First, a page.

Dgp wednesday
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DGP Wednesday. Notes. Clauses. Each clause must have a subject and a verb. Independent clauses (ind cl): Every sentence must have at least one independent clause. The independent clause can usually stand alone.

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DGP Wednesday

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Dgp wednesday

DGP Wednesday

Notes


Clauses

Clauses

  • Each clause must have a subject and a verb.

  • Independent clauses (ind cl):

    • Every sentence must have at least one independent clause.

    • The independent clause can usually stand alone.

    • An independent clause does not start with a relative pronoun, subordinating conjunction, or noun clause identifier.


Clauses continued

Clauses continued…

  • Dependent clauses (dep cl): also called subordinate clause

    • The dependent clause can never stand alone.

    • A dependent clause starts with a relative pronoun, a subordinating conjunction or noun clause identifier.

      • Adverb (adv dep cl): usually starts with a subordinating conjunction – acts like an adverb – We will eat when the bell rings.

      • Adjective (adj dep cl): usually starts with a relative pronoun – acts like an adjective – She likes the guy who sits in front of her.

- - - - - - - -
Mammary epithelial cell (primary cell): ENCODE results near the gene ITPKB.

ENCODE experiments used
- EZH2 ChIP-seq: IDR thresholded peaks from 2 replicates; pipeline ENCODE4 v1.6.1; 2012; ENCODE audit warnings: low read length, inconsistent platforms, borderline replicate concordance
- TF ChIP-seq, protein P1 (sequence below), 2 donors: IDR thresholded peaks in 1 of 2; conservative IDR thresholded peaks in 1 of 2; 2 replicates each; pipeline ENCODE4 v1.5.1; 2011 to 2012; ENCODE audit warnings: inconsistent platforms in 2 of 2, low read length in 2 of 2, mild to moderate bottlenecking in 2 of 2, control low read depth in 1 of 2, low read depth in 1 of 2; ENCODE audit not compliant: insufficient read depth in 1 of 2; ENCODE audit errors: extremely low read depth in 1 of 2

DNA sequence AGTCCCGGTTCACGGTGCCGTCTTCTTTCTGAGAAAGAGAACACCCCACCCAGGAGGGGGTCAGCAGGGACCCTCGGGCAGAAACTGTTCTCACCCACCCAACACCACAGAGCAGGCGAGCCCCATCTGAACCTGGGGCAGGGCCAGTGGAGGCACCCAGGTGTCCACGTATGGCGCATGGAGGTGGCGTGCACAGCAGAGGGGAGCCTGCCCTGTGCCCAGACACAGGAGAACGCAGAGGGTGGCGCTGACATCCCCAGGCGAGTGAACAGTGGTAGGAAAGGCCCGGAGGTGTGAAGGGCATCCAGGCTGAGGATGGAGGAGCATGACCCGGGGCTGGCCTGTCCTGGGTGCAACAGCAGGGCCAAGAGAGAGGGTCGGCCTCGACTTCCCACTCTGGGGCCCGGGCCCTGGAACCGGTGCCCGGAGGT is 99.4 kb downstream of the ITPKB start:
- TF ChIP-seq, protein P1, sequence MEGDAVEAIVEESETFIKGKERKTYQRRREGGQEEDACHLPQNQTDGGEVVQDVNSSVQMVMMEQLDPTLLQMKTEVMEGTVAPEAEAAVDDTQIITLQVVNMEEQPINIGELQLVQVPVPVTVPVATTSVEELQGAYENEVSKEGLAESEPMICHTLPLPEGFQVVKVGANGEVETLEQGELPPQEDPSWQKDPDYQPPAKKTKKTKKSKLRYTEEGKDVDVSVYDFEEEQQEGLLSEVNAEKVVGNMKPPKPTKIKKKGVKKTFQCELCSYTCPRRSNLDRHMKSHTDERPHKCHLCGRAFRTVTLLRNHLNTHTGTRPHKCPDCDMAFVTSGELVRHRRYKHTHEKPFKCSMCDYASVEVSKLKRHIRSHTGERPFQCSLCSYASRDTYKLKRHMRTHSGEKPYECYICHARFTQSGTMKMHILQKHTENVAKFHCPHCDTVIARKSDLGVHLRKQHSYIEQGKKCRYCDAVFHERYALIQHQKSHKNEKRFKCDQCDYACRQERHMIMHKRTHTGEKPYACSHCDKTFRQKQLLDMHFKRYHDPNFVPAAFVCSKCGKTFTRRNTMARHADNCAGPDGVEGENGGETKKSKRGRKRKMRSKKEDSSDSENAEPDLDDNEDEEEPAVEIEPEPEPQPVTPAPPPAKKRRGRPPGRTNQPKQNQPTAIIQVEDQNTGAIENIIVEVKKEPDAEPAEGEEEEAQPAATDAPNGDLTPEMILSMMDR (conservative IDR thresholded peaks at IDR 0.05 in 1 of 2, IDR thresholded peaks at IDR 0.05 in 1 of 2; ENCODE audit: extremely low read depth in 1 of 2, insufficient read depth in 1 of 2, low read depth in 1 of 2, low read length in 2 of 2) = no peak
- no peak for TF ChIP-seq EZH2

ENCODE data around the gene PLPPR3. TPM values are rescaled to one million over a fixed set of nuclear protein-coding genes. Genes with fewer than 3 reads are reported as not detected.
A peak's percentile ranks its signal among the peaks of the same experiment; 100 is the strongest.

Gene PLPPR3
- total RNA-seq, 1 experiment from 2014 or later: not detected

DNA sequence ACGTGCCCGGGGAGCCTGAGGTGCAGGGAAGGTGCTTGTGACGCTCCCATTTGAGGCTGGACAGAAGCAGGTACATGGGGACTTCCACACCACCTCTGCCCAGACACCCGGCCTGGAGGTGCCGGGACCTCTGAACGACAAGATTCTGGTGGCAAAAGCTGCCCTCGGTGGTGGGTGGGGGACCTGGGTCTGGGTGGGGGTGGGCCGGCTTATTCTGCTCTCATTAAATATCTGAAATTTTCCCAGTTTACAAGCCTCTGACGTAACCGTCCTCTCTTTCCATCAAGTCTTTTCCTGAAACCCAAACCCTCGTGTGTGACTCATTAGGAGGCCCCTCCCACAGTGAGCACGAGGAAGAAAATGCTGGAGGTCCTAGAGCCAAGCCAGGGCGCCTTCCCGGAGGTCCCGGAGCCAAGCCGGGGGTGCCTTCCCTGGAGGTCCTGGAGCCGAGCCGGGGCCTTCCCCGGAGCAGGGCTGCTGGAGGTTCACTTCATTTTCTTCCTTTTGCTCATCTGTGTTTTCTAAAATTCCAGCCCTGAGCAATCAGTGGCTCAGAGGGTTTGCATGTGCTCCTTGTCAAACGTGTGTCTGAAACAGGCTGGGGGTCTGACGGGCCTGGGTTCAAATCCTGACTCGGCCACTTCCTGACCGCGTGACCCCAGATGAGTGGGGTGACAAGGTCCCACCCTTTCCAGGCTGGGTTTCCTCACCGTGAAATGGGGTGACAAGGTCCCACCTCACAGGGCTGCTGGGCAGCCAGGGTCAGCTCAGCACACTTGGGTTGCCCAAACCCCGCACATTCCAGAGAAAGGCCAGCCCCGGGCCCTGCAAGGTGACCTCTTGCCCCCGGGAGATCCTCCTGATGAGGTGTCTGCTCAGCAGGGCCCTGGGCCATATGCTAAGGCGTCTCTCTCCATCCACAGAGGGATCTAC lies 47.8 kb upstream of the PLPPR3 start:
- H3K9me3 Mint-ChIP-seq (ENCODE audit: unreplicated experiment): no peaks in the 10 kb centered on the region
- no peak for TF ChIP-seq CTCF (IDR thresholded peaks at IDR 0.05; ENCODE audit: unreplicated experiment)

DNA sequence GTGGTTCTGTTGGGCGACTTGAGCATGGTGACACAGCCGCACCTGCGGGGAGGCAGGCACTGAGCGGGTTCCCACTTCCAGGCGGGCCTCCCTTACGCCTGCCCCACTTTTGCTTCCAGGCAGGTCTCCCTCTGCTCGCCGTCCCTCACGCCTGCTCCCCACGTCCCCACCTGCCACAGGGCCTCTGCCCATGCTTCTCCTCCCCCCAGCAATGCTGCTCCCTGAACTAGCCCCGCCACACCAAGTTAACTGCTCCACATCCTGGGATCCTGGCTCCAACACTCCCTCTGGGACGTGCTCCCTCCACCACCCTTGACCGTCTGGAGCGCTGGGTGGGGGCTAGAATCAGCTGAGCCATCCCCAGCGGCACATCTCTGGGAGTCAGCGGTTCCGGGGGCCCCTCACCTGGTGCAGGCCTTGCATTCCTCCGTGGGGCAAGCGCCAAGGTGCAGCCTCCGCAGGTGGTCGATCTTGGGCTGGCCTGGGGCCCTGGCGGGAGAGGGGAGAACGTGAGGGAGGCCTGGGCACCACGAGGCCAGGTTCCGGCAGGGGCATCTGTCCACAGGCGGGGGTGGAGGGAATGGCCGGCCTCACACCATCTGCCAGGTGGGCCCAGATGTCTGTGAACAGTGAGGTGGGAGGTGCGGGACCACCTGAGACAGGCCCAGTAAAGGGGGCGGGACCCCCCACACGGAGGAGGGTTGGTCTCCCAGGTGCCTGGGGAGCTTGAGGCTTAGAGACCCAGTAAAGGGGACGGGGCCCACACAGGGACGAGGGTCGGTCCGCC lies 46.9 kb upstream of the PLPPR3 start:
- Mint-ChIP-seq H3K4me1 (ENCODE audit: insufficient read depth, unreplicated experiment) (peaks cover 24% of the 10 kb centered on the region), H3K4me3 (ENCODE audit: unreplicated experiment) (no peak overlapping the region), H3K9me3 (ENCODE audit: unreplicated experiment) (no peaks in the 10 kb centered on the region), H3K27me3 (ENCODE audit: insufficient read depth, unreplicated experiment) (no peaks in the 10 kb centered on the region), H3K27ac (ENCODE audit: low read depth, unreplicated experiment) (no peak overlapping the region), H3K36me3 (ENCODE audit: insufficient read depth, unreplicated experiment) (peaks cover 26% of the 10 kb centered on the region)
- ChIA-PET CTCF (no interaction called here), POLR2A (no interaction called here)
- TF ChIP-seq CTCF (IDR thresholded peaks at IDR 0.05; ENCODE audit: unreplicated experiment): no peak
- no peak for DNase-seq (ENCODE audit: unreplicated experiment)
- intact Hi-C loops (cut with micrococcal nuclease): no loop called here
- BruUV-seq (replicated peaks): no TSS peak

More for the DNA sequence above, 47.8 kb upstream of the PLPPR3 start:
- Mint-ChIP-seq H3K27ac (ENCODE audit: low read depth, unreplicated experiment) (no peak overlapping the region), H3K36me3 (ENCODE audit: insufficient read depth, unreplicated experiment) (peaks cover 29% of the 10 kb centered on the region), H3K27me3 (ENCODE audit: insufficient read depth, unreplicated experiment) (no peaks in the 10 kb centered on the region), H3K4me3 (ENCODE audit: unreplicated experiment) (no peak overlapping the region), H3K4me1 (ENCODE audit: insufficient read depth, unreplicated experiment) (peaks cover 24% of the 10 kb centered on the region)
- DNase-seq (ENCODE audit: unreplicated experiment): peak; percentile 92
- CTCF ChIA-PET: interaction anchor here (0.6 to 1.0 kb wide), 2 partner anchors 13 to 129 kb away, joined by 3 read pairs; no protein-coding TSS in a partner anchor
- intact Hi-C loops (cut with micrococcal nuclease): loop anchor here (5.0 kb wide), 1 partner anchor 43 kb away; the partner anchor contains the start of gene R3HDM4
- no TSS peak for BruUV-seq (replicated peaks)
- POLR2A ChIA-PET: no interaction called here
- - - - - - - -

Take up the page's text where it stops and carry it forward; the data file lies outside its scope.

• Noun (n dep cl): usually starts with a nci – acts like a noun – I hope that you understand the examples.


Sentence type

Sentence type

  • Simple (s): one independent clause

  • Compound (cd): two or more independent clauses

  • Complex (cx): one independent clause plus one or more dependent clauses

  • Compound complex (cd-cx): two or more independent clauses plus one or more dependent clauses


Sentence purpose

Sentence purpose

  • A declarative sentence makes a statement and ends in a period. (dec)

  • An interrogative sentence asks a question and ends in a question mark. (int)

  • An imperative sentence gives a command and ends in a period. (imp)

  • An exclamatory sentence expresses strong feelings and ends in an exclamation point. (exc)

  • A declarative, interrogative, or imperative sentence can be exclamatory if it expresses strong feelings and ends in an exclamation point.


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